Whales face increasing dangers on migratory superhighways, new map shows

Posted on February, 17 2022

Urgent action is needed to safeguard whales amid mounting threats along their migratory routes, says a new global conservation report by WWF and the marine mammal science community.
Whales are encountering multiple and growing threats, a world-first satellite map and report reveal. These threats are particularly acute in whales’ ‘critical ocean habitats’ – areas where they feed, mate, give birth, and nurse their young – and along their migration superhighways, or ‘blue corridors’. 

The map and report, Protecting Blue Corridors, are based on the global satellite tracks of 900 migratory whales, highlighting 30 years of scientific data contributed by more than 50 research groups. Released today by WWF, this is a collaborative analysis with leading marine scientists from Oregon State University, University of California Santa Cruz, University of Southampton and others.

“Cumulative impacts from human activities – including industrial fishing, ship strikes, chemical, plastic and noise pollution, habitat loss, and climate change – are creating a hazardous and sometimes fatal obstacle course,” said Chris Johnson, Global Lead for whale and dolphin conservation at WWF. “The deadliest by far is entanglement in fishing gear – killing an estimated 300,000 whales, dolphins, and porpoises each year. What’s worse, this is happening from the Arctic to the Antarctic.”[1]

As a result of these hazards, six out of the 13 great whale species are now classified as endangered or vulnerable by the IUCN, even after decades of protection after commercial whaling.[2] In EU waters, the Baltic Sea harbour porpoise is facing extinction, with only a few hundred animals remaining following incidents of bycatch, environmental contaminants, prey depletion and disturbance from underwater noise.[3] Dolphins are recurring victims of entanglement in fishing gear, with 1,200 of them perishing in France’s Bay of Biscay alone between December 2018 and March 2019.[4]

A new conservation approach to address mounting threats and to safeguard whales is urgently needed, with enhanced cooperation from local to regional to international levels. Of particular urgency is engagement with the United Nations, which is set to finalise negotiations on a new treaty for the high seas (Areas Beyond National Jurisdiction)* in March 2022.[5]

Dr Antonia Leroy, Head of Ocean Policy at WWF European Policy Office said: “Five of the six globally endangered or vulnerable whale species call European waters home. We must accelerate the implementation of strategies and technologies already available to mitigate threats to their wellbeing, including seasonal closures of fisheries and onboard cameras to improve data on bycatch, which ultimately prevent wildlife entanglement in fishing gear. This must be paired with strong maritime and environmental policies and robust management plans for sustainable at-sea activities. In the context of the targets set in the European Green Deal and EU Biodiversity Strategy, setting aside space for nature to recover and thrive is now absolutely essential.”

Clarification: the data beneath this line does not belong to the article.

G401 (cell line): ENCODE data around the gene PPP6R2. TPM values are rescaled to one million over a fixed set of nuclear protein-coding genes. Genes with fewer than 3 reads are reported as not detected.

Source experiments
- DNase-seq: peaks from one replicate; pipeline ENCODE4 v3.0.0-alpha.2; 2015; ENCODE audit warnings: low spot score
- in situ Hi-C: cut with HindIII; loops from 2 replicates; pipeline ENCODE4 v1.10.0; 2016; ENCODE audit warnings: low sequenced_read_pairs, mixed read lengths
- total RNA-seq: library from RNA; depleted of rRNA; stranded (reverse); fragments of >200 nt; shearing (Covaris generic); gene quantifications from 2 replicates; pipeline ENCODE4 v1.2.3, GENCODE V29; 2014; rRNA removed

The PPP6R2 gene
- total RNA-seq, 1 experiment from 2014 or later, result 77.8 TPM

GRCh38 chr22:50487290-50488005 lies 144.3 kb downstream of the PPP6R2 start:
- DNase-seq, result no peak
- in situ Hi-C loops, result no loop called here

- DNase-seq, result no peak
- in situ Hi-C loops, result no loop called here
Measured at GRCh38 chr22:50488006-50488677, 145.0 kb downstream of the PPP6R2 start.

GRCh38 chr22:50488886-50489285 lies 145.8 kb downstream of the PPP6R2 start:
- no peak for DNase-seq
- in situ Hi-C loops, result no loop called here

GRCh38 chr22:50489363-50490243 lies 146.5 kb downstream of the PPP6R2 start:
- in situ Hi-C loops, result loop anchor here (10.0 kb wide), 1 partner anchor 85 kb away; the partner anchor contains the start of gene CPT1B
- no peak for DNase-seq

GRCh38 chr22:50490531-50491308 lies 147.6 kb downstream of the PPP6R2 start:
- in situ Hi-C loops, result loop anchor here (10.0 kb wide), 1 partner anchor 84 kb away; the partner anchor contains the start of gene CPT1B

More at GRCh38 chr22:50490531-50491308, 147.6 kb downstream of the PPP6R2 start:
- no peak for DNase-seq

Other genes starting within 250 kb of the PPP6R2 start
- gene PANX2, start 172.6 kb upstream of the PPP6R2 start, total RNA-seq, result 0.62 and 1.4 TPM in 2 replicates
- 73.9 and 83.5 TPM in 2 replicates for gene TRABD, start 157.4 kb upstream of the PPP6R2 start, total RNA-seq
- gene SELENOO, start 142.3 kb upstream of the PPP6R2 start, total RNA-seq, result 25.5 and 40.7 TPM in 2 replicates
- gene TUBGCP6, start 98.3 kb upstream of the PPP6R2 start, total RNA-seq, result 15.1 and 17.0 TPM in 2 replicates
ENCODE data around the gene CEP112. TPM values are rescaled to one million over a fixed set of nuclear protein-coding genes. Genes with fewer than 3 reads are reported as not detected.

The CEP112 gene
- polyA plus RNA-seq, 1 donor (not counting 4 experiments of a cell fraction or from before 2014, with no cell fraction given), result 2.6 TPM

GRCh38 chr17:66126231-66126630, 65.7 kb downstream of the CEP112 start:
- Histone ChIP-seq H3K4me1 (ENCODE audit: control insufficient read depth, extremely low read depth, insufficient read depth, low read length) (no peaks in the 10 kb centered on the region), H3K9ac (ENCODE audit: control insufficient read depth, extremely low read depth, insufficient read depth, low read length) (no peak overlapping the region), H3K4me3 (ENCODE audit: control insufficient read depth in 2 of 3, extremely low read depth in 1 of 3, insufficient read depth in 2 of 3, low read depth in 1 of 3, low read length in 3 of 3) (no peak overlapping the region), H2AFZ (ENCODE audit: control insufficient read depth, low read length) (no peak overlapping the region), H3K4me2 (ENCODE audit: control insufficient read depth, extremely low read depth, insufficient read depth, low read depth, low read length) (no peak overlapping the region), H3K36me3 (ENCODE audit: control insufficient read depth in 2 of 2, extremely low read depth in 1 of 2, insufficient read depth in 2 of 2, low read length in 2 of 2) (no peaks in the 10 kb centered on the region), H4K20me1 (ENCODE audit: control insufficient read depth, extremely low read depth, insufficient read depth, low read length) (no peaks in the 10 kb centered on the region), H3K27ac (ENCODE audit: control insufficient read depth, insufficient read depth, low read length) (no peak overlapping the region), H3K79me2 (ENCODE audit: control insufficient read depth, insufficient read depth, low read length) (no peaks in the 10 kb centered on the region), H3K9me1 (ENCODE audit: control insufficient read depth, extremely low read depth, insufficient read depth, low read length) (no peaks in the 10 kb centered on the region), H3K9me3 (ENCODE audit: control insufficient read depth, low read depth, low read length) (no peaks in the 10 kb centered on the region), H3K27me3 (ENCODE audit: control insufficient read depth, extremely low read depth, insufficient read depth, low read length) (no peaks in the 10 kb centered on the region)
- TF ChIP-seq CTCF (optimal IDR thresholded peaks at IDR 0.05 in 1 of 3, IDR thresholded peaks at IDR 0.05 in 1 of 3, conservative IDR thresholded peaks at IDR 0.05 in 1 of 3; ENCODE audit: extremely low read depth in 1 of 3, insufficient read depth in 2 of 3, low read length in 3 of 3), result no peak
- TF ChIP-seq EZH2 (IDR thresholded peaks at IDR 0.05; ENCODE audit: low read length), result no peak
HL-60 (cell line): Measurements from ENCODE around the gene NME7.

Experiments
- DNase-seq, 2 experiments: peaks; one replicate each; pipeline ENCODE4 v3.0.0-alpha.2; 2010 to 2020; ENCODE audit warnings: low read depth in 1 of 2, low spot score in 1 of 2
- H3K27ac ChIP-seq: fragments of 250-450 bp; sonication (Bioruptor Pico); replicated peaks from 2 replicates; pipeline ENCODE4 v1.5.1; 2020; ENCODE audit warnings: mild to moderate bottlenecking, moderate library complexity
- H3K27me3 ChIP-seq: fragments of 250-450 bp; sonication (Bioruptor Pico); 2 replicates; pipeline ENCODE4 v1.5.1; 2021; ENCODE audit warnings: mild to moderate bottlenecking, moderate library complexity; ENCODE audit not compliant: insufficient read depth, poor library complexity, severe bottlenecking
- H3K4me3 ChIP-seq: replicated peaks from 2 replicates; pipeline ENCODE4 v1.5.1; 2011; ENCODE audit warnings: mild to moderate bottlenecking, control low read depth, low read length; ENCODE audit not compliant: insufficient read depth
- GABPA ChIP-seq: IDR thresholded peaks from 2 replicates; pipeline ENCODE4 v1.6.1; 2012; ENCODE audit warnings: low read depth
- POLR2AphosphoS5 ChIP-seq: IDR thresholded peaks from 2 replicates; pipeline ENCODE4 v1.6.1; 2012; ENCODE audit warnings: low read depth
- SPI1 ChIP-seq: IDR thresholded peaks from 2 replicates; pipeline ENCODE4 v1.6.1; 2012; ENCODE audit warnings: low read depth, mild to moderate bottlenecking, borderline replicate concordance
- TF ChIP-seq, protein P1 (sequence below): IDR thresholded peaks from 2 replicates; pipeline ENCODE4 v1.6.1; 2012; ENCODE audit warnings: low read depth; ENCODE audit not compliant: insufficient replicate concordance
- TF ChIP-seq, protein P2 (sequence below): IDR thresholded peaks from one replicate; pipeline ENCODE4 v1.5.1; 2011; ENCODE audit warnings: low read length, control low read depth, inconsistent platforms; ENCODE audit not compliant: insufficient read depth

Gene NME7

The benefits from protected blue corridors extend far beyond whales. Growing evidence shows the critical role whales play in maintaining ocean health and our global climate – with one whale capturing the same amount of carbon as thousands of trees. The International Monetary Fund estimates the value of a single great whale at more than US$2 million (EUR 1.75 million), which totals more than US$1 trillion (EUR 876 million) for the current global population of great whales.[6]

“This report presents some of the most comprehensive data to date on large scale movements of whales through the world's oceans. The emerging picture underscores the need for swift, concerted action and investment of resources from national governments, international bodies, local communities, industry and conservation groups like WWF to stop this underwater assault on whales and protect these critical blue corridors," said Dr. Margaret Kinnard, WWF Global Wildlife Practice Lead.

*Areas Beyond National Jurisdiction make up two-thirds of the Earth’s oceans, yet no overarching treaty exists to conserve vulnerable species and ecosystems in these waters.

Larissa Milo-Dale
Senior Marine Communications Officer, WWF European Policy Office
+32 483 26 20 86

Robyn Carmichael 
Creative Communications Lead, WWF Protecting Whales & Dolphins Initiative​
+64 28 425 9566

[1] Read, A. J., Drinker, P. & Northridge, S. Bycatch of marine mammals in U.S. and global fisheries. Conserv. Biol. 20, 163–169 (2006).

[3] WWF Baltic Ecoregion Programme, Bycatch of critically endangered Baltic Sea harbour porpoise must stop, 16 May 2021, https://www.wwfbaltic.org/press-release/bycatch-of-critically-endangered-baltic-sea-harbour-porpoise-must-stop/ 

[4] Peltier H, Authier M, Caurant F, Dabin W, Daniel P, Dars C, Demaret F, Meheust E, Van Canneyt O, Spitz J and Ridoux V (2021) In the Wrong Place at the Wrong Time: Identifying Spatiotemporal Co-occurrence of Bycaught Common Dolphins and Fisheries in the Bay of Biscay (NE Atlantic) From 2010 to 2019. Front. Mar. Sci. 8:617342. doi: 10.3389/fmars.2021.617342
[5] Intergovernmental Conference on Marine Biodiversity of Areas Beyond National Jurisdiction. United Nations at www.un.org/bbnj

[6] Ralph Chami, Cosimano, T., Fullenkamp, C., Oztosun, S., Chami, R., Cosimano, T., Fullenkamp, C. & Oztosun, S. Nature’s Solution to Climate Change. Finance and Development 56, 34–38 (2019).
Whales are encountering multiple and growing threats, a world-first satellite map and report reveal